Acceptance – the hardest, most illusive stage of grief, often not even remotely attainable. So imagine my surprise when I recently realized I have found acceptance within an unacceptable situation.
I am a first-time grandmother to a wonderful, beautiful little grandson, a grandson I will probably only ever know by photographs and maybe, oh how I hope, a rare visit. I have spent the last 11 years in various stages of estrangement from my only child, my son. Well, that’s not really true; there have been two stages – total ghosted estrangement and where we are now – reconciled but distant, communication mostly by text. (I won’t go into the story of our estrangement here since it’s not the point of this post, but if you are new to my blog, please read previous posts for a better understanding of where we are now). There were some phone calls when the baby was born, which gave me hope that maybe that might continue, that maybe my grandchild might be the catalyst to further improve the relationship between my son and I. But alas, the phone calls faded away and we are back to texts, not even texts really, just picture of the baby. And don’t get me wrong – I will take those all day long every day! It’s just bittersweet.
I had so much anxiety leading up to and just after his birth – would I get to see him, get to even know him? Would he be told lies about me? What would he grow up falsely believing about his grandmother? It was overwhelming. But the truth is that I can’t control any of that. If anything, I have learned that we simply cannot control others, not what they do, not what they say, and definitely not what they think. They create the lies – why in the hell should I have to live with the shame of something that isn’t even true??
This last week, I felt something odd within me, something new. As the photo texts came in intervals but nothing else, I found that I wasn’t mad, wasn’t sad, if anything perhaps maybe just disappointed. Then I realized, I’ve finally moved on into acceptance. I didn’t try to find it, didn’t force it. It came about naturally, giving some credence I guess to the old adage ‘time heals all wounds‘. But in all seriousness, I have accepted that this is where the relationship is at with my son and this is where my relationship will be with my grandson. There is nothing I can do to change it – I have already tried everything anyway. Although it is my fear come true, I think in some way I knew it could come down to this and I was somehow, after everything else, prepared for it. It is what it is (and I truly hate that expression).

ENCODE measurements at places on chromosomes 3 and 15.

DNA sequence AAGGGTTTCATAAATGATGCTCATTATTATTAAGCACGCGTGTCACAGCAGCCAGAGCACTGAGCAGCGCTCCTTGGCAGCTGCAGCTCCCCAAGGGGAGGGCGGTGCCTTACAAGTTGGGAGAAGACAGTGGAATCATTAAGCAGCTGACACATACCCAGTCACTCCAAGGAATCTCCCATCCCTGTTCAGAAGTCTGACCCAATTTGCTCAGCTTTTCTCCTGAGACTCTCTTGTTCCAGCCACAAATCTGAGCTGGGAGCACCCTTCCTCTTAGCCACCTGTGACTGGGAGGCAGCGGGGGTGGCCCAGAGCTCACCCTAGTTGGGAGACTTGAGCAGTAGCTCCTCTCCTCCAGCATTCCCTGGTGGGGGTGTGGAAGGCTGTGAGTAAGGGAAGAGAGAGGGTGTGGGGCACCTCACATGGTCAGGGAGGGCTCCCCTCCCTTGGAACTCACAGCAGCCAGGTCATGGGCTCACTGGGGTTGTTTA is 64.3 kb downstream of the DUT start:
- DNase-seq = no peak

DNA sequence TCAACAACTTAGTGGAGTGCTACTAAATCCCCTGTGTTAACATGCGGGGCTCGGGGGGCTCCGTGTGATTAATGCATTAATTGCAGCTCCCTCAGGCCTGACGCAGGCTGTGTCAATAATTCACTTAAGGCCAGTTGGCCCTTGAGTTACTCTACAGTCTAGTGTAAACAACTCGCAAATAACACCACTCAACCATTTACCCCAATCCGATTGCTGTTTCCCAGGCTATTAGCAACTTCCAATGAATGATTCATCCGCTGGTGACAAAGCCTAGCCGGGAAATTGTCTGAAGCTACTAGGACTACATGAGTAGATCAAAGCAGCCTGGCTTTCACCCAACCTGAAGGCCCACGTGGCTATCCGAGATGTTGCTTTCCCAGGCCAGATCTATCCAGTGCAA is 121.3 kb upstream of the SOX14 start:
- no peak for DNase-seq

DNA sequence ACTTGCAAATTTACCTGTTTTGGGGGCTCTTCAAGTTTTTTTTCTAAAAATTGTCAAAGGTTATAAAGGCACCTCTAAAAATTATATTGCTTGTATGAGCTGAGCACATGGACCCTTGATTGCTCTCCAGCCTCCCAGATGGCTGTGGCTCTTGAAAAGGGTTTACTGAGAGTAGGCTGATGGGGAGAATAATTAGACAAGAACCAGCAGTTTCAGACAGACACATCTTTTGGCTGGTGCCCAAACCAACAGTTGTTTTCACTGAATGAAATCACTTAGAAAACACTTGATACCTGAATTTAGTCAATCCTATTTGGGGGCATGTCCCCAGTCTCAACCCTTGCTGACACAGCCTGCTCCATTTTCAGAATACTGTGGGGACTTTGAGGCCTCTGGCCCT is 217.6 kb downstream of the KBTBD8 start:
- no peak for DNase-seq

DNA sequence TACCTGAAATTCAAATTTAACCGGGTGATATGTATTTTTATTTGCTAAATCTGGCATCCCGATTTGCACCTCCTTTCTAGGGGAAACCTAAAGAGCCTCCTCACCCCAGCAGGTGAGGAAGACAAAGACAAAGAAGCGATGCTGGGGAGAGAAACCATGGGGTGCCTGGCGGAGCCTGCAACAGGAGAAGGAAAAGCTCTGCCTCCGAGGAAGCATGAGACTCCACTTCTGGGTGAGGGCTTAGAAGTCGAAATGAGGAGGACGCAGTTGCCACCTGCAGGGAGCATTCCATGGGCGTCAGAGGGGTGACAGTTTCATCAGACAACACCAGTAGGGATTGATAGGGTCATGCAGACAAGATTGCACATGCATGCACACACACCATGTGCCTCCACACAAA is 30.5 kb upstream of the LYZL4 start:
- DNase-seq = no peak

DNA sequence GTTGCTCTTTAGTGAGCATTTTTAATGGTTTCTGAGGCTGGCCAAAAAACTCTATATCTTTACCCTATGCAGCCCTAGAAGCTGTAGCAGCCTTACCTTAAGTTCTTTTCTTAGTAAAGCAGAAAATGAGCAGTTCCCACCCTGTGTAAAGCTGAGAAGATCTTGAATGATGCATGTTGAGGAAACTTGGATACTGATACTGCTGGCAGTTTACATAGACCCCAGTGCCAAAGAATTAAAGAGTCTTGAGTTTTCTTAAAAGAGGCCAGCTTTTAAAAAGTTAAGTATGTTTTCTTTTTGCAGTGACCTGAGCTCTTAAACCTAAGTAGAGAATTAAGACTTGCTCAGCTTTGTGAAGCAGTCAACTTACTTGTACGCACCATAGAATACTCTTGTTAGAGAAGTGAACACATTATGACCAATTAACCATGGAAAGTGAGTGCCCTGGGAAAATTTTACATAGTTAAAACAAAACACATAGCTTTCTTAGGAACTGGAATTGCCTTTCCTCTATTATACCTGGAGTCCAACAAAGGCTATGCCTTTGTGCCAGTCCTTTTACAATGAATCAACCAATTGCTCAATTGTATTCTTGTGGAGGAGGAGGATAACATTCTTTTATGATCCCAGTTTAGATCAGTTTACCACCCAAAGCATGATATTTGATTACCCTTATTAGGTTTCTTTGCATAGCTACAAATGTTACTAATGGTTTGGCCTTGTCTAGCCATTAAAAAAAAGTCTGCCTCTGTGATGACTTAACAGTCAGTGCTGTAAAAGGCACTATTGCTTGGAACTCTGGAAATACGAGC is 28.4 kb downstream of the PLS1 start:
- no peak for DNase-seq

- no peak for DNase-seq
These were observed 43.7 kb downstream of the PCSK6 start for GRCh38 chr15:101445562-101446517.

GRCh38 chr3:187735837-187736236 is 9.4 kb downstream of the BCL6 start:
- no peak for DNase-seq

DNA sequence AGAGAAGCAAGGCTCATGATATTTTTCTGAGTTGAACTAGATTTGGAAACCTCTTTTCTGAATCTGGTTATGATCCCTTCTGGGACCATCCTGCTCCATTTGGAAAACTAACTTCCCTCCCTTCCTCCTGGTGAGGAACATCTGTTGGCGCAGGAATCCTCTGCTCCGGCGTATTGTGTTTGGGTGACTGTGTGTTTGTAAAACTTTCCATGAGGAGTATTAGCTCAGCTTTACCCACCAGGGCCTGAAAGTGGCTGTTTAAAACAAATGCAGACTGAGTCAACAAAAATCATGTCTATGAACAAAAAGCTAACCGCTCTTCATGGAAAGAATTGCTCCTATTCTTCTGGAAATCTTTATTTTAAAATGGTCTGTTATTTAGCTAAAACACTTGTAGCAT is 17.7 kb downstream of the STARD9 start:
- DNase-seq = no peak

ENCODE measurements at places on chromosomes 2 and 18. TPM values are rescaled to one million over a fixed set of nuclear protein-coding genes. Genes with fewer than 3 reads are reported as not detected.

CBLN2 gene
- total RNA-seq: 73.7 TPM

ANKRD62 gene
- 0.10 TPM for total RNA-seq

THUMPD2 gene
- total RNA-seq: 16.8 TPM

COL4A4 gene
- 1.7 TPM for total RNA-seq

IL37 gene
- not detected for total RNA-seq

Acceptance. It’s really quite a remarkable feeling. It feels like a thousand tons of weight have been lifted from my shoulders, like the dark pit holding me down has given way a little and released its foothold. It doesn’t mean I have to like how things are – it still sucks! But it doesn’t hurt as much anymore. It doesn’t feel like I have barbed wire bound so tightly around me anymore, holding me in one miserable place where I can’t breathe and can barely move. I can look at the situation for what it is – terrible and completely unfortunate but one in which I can’t control or change. Instead of looking back, maybe I can finally take a step forward and think, “Ok, now what? What can I do today for me, for others, to make today and the world around me better?” I can’t do anything about the past, but just maybe I can let go and start seeing a future again, a future that was so dark and clouded over before that I felt it just didn’t exist for me. Sometimes we have to make our own way forward – and let what others think be damned.